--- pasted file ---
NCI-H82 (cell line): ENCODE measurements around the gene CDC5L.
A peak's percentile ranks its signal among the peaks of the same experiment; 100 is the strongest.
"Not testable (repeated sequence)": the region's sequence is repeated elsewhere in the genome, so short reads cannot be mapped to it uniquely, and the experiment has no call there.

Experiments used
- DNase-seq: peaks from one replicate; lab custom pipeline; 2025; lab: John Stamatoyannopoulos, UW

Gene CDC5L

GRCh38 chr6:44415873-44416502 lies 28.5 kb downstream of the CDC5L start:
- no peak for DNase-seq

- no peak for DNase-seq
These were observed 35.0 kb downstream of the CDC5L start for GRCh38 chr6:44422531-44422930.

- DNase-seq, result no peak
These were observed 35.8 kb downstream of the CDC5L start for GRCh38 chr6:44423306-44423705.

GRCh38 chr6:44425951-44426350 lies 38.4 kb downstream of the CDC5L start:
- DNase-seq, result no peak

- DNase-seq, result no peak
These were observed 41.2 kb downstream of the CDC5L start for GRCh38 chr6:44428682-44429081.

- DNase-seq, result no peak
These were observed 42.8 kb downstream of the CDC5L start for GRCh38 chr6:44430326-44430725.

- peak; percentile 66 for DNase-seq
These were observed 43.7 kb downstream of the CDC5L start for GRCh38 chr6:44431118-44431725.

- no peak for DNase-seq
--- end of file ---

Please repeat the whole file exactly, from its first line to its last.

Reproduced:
NCI-H82 (cell line): ENCODE measurements around the gene CDC5L.
A peak's percentile ranks its signal among the peaks of the same experiment; 100 is the strongest.
"Not testable (repeated sequence)": the region's sequence is repeated elsewhere in the genome, so short reads cannot be mapped to it uniquely, and the experiment has no call there.

Experiments used
- DNase-seq: peaks from one replicate; lab custom pipeline; 2025; lab: John Stamatoyannopoulos, UW

Gene CDC5L

GRCh38 chr6:44415873-44416502 lies 28.5 kb downstream of the CDC5L start:
- no peak for DNase-seq

- no peak for DNase-seq
These were observed 35.0 kb downstream of the CDC5L start for GRCh38 chr6:44422531-44422930.

- DNase-seq, result no peak
These were observed 35.8 kb downstream of the CDC5L start for GRCh38 chr6:44423306-44423705.

GRCh38 chr6:44425951-44426350 lies 38.4 kb downstream of the CDC5L start:
- DNase-seq, result no peak

- DNase-seq, result no peak
These were observed 41.2 kb downstream of the CDC5L start for GRCh38 chr6:44428682-44429081.

- DNase-seq, result no peak
These were observed 42.8 kb downstream of the CDC5L start for GRCh38 chr6:44430326-44430725.

- peak; percentile 66 for DNase-seq
These were observed 43.7 kb downstream of the CDC5L start for GRCh38 chr6:44431118-44431725.

- no peak for DNase-seq